SQL Functions

DomEL is the primary language used inside the tags in the Domain design file. You can use SQL in the following situations:

The query tag in the derived tables section of the Domain design file expects an SQL function. See Derived Tables for more information.
In addition, you may use SQL functions in a DomEL expression, but only in limited circumstances:
The functions must be supported by the database. See the vendor documentation for available functions and their syntax.
The functions must follow the convention of comma-separated parameters. For example, you can use TRIM(person.name), but not TRIM('Jr' FROM person.name)
The type of the return values must be appropriate, either within the expression or for the type of the calculated field.
The SQL context must be appropriate for the functions. For example, you cannot use aggregation functions such as COUNT in a calculated field because there is no GROUP BY clause.

Except for the comma-separated parameter pattern, the DomEL validation cannot enforce these criteria. You must ensure that any SQL functions meet these criteria, otherwise the expression causes errors when using the Domain to create a report.

The groovy() Function

Groovy is an interpreted language for the JVM. Domains and DomEL use Groovy in the following ways:

The <principalExpression> tag in an access grant in the Domain Security file uses a Groovy expression to get the current authentication object and determine its access privileges, along with the user and roles associated with the object. In this case, Groovy is used directly inside the tag. See Securing Data in a Domain for more information.
You can use the DomEL groovy() function as part of a DomEL expression. The DomEl groovy function takes a single string argument that is interpreted as Groovy code. The output of the function is a string that is put into the SQL. To include Groovy, use the following syntax:

groovy('your groovy code here')

For example, the following simple expression could be used to set the value of the calculated field e.groovyEval to the SQL string corresponding to the value of 5.0/6:

<field id="e.groovyEval" dataSetExpression="groovy('(5.0/6).toString()')" type="java.lang.String" />

DomEL validation cannot check your Groovy code. You must ensure that any Groovy code meets these criteria, otherwise the expression causes errors when using the Domain to create a report.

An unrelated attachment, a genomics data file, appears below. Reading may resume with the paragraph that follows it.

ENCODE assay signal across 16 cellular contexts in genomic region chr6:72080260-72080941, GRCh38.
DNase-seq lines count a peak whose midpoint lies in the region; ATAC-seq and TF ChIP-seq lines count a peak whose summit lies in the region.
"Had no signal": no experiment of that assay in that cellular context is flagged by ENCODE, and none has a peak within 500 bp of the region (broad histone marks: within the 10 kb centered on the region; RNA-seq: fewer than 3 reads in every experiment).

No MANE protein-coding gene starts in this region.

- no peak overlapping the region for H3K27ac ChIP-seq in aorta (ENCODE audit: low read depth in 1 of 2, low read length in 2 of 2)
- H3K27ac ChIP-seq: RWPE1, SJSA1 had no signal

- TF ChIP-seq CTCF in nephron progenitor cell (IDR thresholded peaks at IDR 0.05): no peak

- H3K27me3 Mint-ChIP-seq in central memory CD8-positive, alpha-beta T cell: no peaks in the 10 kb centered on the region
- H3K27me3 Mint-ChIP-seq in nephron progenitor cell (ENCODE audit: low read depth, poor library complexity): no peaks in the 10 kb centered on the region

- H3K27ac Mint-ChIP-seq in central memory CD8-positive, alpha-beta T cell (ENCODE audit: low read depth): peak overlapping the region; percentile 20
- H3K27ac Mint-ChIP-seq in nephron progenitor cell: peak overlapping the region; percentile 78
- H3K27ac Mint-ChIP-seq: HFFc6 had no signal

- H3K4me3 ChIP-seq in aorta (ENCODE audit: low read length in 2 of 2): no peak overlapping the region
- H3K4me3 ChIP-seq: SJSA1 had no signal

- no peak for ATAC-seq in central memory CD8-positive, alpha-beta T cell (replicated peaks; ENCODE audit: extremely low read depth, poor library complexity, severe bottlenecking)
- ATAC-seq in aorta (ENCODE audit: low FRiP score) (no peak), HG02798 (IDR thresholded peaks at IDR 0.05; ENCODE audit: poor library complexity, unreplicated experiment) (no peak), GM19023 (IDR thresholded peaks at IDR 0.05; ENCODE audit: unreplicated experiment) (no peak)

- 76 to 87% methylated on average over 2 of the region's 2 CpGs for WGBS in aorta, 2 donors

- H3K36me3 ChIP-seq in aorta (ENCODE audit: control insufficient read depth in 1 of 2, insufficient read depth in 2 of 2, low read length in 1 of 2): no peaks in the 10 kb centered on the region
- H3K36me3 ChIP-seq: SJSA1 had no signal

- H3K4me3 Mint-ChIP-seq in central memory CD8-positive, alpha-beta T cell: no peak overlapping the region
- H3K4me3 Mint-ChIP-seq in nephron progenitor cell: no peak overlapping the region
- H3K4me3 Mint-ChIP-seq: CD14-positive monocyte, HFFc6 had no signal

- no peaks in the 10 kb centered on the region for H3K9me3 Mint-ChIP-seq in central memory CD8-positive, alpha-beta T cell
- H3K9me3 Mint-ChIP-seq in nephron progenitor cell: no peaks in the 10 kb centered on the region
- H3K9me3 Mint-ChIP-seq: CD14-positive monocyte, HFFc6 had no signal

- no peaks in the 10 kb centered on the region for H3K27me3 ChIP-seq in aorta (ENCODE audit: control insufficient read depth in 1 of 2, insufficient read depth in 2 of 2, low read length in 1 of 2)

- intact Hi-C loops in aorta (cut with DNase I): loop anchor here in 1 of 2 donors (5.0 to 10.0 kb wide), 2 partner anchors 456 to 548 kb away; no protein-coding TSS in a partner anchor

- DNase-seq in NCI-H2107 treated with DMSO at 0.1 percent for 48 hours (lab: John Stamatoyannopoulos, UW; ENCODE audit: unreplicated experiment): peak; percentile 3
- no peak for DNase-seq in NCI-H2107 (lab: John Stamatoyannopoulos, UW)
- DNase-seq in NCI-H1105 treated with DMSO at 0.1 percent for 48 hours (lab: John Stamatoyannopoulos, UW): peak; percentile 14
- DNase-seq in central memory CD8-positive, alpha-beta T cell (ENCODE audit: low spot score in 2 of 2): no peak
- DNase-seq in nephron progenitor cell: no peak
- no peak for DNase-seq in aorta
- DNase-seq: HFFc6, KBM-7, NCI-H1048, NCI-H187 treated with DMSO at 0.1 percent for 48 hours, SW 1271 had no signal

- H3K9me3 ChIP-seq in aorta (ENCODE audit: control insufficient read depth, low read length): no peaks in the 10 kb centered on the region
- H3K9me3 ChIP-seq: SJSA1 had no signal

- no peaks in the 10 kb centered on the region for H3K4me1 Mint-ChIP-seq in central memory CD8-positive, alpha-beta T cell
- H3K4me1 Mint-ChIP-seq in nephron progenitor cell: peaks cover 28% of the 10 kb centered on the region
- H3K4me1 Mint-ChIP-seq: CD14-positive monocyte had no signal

Complex Expressions

Complex expressions are written by grouping any of the operators or functions above. Parentheses () may be used for grouping boolean operators, but arithmetic expressions that rely on parentheses are not supported. To compute complex arithmetic expressions, you may need to define several expressions as separate calculated fields, and then reference them in a simpler expression in another calculated field.

The following examples show complex expressions suitable for filters. This first one selects only stores in Western states of the US:

s1.store_country in ('USA') and s1.store_state in ('WA', 'OR', 'CA', 'NV')

The following filter expression uses a date range:

s1.first_opened_date in ( Date( '2000-01-01' ) : Date( '2004-12-31' )) and not( s1.closed )

As shown in these examples, field values are often compared to constant values such as 'USA'. Therefore, the author of the design file must ensure that values used in a DomEL expression exist in the data source. Otherwise, a wrong value might go undetected and impact the quality of data in reports based on the Domain. The Domain Designer determines values for comparison by accessing the data source, so if you export a design file, you can use the values it has found. Another way to reduce errors and also support future data changes is to use more general expressions such as:

s1.store_country in ('US', 'USA', 'United States')